And now for something completely different.
I spent quite a number of years attending Catholic schools. Not that we were a particularly church-going family, because we weren’t. But I did spend probably eight years in parochial schools, and that certainly contributed to my outlook on a lot of things in life. If there was one aspect of the whole Catholocism thing that always seemed interesting, it was the sheer age of it all – the old churches, legends, and trappings that gave everything sort of an ancient formality. And one of those anachronistic kinds of things was the sort of chanting style of singing, one that is perhaps most commonly known as “Gregorian chanting”.
I don’t remember exactly where I first heard about the Chant album that came out in 1994, but I think it was a review/article in Rolling Stone or something. It sounded so incredibly unusual that I immediately decided I had to track it down, which turned out to not be so difficult since it sort of blew up – it’s sold literally millions of copies world-wide over the years, and there was a full display of it at a local CD store (Silver Platters… back when they were a CD-only store (hence the name “Silver Patters”…)).
Chant always captivates me, every single time I listen to it. There is an odd soothing power in these songs, a simplicity and sincerety that runs so deep you can’t help but feel the music inside you. I don’t speak Latin, so I have no idea what these songs are about. I mean, they’re obviously religious and probably super old, but I don’t think you need to have even a clue as to what they’re singing about to appreciate the beauty of the sound. I’ve written before that to me the human voice in music is more like another type of musical instrument to my ears than a way of transmitting a message, with the vocals perceived as notes instead of words. And Chant may represent the apex of that, with no musical accompanyment, nothing more than human voices in space. Whether they are reaching out in a sort of desperation on “Anon: Spiritus Domini” or rising toward a sublime pinnacle before dropping off just as they should be peaking on “Anon: Puer Natus Est Nobis” (the absolute best song on the album, bar none), the Benedictine Monks of Santo Domingo de Silos achieve a level of emotional nirvana difficult to duplicate. So much so in fact that I don’t think their follow up albums that I’ve heard, Chant Noël: Chants For The Holiday Season (1994) and Chant II (1995), even come close to the near perfection of the original. They’re good, but but they don’t seem to flow as well as the songs on Chant.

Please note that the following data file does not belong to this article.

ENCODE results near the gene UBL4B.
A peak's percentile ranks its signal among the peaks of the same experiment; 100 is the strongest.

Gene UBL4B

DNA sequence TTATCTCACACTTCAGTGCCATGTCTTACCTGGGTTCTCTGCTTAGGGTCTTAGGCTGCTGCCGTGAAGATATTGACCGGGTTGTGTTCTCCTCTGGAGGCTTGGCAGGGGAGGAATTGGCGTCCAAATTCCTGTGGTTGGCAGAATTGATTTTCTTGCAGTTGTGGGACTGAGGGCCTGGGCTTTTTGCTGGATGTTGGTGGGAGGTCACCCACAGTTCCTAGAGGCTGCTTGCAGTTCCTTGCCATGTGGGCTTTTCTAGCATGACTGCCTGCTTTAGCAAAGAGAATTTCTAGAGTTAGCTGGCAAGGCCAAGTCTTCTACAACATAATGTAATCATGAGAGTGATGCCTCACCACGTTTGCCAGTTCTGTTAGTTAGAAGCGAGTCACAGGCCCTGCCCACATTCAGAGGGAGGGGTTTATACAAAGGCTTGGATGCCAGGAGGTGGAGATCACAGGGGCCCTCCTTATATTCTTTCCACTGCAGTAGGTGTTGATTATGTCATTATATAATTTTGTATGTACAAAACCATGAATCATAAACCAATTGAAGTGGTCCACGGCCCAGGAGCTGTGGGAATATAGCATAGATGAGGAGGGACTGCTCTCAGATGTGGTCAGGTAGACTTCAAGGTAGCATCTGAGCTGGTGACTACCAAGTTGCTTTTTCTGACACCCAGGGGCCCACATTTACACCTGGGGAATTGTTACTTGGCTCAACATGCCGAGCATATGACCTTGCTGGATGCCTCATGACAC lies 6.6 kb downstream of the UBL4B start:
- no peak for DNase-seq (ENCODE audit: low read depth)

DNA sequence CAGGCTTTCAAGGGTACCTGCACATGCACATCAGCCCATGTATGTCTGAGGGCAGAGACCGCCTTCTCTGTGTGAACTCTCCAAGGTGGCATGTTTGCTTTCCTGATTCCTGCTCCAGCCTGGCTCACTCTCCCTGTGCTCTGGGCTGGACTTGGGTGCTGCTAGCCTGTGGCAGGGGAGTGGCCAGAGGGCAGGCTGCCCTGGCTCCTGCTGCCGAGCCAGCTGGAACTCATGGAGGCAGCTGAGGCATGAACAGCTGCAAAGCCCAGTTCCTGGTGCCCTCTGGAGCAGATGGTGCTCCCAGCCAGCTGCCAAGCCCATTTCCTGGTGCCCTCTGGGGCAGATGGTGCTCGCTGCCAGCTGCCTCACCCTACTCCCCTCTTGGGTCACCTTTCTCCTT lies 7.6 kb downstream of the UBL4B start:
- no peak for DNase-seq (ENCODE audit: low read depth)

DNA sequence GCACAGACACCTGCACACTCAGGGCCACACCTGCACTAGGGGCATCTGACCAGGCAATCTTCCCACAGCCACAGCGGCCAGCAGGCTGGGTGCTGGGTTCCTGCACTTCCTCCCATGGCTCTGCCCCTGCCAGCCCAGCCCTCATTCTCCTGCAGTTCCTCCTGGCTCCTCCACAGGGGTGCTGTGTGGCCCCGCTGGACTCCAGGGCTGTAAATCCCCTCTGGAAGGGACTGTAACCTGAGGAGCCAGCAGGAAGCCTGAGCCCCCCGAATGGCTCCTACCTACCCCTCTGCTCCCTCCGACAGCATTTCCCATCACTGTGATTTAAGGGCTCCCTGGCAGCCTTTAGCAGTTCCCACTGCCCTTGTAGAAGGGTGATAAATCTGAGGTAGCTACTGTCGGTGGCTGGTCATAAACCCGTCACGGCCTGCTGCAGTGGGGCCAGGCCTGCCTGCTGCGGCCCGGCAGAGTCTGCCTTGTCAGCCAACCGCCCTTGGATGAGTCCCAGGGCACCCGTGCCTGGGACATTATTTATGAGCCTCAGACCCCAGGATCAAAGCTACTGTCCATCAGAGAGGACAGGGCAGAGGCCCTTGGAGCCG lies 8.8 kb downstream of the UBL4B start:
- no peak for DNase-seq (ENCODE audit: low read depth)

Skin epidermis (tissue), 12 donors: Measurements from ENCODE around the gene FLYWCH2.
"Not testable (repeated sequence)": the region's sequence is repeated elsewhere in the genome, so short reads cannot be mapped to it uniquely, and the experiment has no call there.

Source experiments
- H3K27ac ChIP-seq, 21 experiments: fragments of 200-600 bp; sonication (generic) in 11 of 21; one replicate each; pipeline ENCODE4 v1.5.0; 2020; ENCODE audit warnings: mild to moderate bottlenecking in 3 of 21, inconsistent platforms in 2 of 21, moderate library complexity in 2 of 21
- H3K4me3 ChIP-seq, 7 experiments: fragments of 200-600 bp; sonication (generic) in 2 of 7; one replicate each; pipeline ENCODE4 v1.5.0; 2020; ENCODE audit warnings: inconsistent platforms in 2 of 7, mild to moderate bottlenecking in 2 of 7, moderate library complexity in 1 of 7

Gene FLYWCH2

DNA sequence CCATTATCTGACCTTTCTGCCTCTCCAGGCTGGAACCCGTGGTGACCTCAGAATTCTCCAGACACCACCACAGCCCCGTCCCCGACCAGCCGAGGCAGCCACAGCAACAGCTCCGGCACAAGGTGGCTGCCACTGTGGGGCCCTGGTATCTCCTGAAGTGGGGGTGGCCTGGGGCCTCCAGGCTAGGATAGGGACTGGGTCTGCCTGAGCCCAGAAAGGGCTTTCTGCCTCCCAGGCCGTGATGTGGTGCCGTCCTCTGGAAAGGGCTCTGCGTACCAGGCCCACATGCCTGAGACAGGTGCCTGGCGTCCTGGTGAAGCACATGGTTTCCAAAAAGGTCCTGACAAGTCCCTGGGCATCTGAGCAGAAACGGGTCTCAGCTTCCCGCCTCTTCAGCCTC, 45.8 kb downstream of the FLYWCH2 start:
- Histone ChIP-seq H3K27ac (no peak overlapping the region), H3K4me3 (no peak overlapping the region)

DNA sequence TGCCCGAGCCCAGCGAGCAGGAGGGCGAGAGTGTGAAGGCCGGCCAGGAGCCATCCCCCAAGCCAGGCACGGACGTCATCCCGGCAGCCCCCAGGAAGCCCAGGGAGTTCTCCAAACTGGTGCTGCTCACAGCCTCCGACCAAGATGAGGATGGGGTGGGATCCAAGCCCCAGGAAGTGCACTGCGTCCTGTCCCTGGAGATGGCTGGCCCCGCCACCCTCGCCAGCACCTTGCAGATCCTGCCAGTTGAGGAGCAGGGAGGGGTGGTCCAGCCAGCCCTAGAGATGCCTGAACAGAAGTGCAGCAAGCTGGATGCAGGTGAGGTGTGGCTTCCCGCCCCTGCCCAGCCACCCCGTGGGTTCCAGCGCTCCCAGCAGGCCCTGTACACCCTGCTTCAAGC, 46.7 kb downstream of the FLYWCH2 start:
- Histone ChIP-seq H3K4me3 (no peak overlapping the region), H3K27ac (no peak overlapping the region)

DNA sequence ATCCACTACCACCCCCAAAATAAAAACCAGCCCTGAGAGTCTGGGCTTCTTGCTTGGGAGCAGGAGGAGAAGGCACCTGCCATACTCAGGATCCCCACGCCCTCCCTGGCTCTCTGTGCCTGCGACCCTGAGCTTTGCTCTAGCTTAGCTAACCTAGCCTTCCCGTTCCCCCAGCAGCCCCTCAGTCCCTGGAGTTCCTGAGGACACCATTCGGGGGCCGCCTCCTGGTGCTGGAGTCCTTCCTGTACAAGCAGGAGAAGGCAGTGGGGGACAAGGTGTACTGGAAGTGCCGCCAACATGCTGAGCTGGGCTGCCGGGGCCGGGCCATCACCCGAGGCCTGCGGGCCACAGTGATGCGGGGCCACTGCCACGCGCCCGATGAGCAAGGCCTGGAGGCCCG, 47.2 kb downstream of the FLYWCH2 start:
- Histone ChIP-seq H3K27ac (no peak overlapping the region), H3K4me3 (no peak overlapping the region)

I feel like I shouldn’t like Gregorian chanting, but to deny that I do, would just be foolish. This is a truly transformative album, one that can take you to a completely different place in your mind, carried away by the monk’s voices, if you’ll open yourself up to it. Religious or not, it’s worth the time to take a listen.